Ontario's securities watchdog approved a settlement Wednesday with Home Capital Group Inc. and three former executives who failed to tell investors quickly and completely about fraudulent activity by some mortgage brokers associated with the alternative lender.
As a result of the settlement, about $11 million could flow through the Ontario Securities Commission to shareholders covered by a related class action suit that's awaiting court approval.
The agreement is conditional on the Ontario Superior Court accepting a settlement worth about $29.5 million including the money available through the OSC process.
An OSC lawyer told a hearing the commission needed to send a clear message that public companies are legally obligated to disclose important information quickly and in a form investors can use.
Lawyers for the company and three men said little during the 90-minute hearing, except to point out their clients had kept Home Capital's board informed and received outside professional advice about their disclosure requirements.
But OSC vice-chair Grant Vingoe, who read out the three-member panel's decision, said a public company's disclosure of material changes ``is not a discretionary decision from management, but a regulatory requirement and a public responsibility.''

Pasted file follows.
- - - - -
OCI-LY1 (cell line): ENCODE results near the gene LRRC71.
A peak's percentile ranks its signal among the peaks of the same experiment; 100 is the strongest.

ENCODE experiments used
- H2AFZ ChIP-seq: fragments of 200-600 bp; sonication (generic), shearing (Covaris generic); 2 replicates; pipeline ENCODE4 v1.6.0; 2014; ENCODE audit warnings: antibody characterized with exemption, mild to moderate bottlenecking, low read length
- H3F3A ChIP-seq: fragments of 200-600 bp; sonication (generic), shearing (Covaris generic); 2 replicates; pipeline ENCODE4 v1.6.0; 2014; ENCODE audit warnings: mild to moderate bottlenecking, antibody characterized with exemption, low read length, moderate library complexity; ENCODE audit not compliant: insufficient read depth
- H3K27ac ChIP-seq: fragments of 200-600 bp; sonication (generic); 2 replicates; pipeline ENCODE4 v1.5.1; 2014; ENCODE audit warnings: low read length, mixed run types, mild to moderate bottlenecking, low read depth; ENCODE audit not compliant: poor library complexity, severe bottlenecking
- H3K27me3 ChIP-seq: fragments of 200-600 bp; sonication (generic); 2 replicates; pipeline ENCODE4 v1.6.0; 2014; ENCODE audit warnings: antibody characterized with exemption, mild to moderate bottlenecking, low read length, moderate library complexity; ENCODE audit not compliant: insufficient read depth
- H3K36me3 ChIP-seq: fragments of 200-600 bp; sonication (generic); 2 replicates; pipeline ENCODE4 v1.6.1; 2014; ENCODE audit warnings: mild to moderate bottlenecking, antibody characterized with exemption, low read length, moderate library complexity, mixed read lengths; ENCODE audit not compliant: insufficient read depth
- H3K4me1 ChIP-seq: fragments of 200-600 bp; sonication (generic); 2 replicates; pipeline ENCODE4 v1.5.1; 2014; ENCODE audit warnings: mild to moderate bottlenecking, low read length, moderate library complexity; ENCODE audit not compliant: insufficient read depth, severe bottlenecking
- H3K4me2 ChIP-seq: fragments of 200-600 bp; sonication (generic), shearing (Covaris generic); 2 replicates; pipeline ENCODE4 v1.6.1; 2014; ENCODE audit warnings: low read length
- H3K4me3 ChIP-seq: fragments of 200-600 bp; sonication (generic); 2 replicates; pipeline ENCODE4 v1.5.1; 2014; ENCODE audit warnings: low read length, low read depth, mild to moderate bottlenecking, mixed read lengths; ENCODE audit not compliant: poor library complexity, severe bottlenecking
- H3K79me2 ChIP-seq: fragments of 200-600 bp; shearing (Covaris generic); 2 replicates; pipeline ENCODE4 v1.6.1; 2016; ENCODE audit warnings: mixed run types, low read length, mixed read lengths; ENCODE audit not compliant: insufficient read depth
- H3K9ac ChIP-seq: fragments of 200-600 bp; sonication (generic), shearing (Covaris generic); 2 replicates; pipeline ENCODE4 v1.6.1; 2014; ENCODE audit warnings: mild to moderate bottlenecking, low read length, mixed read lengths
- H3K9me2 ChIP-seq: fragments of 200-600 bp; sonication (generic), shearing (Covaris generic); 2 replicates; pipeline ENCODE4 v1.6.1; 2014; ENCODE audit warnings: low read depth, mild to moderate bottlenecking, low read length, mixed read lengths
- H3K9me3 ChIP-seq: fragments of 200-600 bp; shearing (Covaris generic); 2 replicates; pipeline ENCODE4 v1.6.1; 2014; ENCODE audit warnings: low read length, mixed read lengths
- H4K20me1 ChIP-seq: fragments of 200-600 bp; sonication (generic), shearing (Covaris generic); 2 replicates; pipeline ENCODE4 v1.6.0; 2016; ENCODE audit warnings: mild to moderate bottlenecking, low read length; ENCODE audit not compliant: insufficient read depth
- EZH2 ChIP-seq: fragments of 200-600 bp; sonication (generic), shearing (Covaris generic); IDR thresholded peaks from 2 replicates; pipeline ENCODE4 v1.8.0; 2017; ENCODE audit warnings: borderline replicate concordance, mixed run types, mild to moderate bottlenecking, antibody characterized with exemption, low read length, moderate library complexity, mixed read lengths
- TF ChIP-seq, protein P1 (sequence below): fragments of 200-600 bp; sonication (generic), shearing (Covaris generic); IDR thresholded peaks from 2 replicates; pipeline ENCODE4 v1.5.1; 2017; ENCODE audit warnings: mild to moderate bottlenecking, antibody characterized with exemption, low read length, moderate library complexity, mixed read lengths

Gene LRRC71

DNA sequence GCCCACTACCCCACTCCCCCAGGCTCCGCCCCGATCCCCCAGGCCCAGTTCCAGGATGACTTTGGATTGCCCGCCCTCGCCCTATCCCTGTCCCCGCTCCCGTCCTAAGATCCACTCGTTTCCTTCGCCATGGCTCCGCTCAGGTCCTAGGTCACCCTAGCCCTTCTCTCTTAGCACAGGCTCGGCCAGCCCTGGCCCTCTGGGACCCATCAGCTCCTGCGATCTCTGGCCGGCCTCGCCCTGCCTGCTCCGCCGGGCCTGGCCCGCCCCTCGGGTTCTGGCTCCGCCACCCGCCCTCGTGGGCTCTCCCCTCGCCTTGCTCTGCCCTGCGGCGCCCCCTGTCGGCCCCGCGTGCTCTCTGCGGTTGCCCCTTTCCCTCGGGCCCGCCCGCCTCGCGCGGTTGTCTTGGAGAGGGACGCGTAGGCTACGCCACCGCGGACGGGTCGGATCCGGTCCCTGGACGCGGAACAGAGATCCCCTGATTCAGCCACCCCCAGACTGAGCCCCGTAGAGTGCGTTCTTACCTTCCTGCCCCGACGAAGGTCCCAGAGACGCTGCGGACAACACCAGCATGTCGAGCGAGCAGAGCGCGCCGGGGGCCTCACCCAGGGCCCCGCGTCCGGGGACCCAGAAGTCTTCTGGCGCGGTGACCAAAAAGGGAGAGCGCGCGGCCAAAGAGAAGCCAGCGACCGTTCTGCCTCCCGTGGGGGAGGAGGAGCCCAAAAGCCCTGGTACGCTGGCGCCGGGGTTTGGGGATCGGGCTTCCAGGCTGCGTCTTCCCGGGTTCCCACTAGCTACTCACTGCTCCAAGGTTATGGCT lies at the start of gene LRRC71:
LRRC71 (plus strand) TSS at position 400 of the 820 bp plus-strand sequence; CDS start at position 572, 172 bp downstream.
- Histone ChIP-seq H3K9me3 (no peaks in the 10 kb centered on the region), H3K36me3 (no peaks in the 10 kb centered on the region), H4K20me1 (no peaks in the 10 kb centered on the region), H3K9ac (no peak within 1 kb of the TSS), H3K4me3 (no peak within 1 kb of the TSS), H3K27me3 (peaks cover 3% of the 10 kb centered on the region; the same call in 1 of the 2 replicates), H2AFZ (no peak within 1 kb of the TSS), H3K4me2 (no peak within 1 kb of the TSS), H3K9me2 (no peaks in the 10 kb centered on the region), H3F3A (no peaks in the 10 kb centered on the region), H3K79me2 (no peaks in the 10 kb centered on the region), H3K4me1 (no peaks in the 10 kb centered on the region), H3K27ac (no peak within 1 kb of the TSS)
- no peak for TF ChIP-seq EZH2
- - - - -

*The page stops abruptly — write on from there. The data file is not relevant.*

He said Home Capital failed to reveal the termination of the brokerage agreements _ representing about 10 per cent of Home Capital's 2014 mortgage originations _ until mid-2015, more than two months later than it should have.
Home Capital shares fell 18.9 per cent the following day, Vingoe said.
He said the panel was accepting the ``highly negotiated settlement, carefully co-ordinated with class (action) proceedings in Ontario'' because it would allow the regulatory to move on to other matters, expedite compensation to investors and reduce uncertainty surrounding the company.
The OSC's announcement of its allegations in April contributed to a sudden exodus of Home Capital depositors that pushed the Toronto-based company to borrow about $2 billion at staggeringly high interest rates in order to stay in business.
Home Capital shares (TSX:HCG) and prospects have improved since Warren Buffett's Berkshire Hathaway agreed to support the lender through an equity investment and loans.
As part of the OSC settlement, retired chief executive Gerald Soloway will pay $1 million in administrative penalties. Martin Reid, who succeeded Soloway as CEO, and former chief financial officer Robert Morton will each pay $500,000. Half of the $2 million will be put towards the $11 million that will be available to the class action settlement.
In addition to the monetary penalties, the three men will be prevented from being an officer or director of a public company for specified periods _ four years in the case of Soloway and two years each in the case of Reid and Morton.
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